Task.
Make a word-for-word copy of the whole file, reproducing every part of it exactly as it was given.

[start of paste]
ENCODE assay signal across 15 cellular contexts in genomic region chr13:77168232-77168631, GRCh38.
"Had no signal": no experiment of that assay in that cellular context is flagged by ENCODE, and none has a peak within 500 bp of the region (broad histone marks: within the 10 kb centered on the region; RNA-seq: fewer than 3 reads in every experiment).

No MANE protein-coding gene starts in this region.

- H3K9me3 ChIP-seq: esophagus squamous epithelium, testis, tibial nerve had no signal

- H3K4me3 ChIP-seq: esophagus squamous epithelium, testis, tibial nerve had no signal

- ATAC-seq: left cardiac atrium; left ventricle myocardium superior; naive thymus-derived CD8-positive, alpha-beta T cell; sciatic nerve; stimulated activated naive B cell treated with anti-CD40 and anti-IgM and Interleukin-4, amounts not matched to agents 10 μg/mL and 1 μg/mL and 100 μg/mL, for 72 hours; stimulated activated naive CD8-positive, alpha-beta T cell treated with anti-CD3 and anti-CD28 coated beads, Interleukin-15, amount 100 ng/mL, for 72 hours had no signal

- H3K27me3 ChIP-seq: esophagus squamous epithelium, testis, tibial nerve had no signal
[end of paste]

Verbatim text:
ENCODE assay signal across 15 cellular contexts in genomic region chr13:77168232-77168631, GRCh38.
"Had no signal": no experiment of that assay in that cellular context is flagged by ENCODE, and none has a peak within 500 bp of the region (broad histone marks: within the 10 kb centered on the region; RNA-seq: fewer than 3 reads in every experiment).

No MANE protein-coding gene starts in this region.

- H3K9me3 ChIP-seq: esophagus squamous epithelium, testis, tibial nerve had no signal

- H3K4me3 ChIP-seq: esophagus squamous epithelium, testis, tibial nerve had no signal

- ATAC-seq: left cardiac atrium; left ventricle myocardium superior; naive thymus-derived CD8-positive, alpha-beta T cell; sciatic nerve; stimulated activated naive B cell treated with anti-CD40 and anti-IgM and Interleukin-4, amounts not matched to agents 10 μg/mL and 1 μg/mL and 100 μg/mL, for 72 hours; stimulated activated naive CD8-positive, alpha-beta T cell treated with anti-CD3 and anti-CD28 coated beads, Interleukin-15, amount 100 ng/mL, for 72 hours had no signal

- H3K27me3 ChIP-seq: esophagus squamous epithelium, testis, tibial nerve had no signal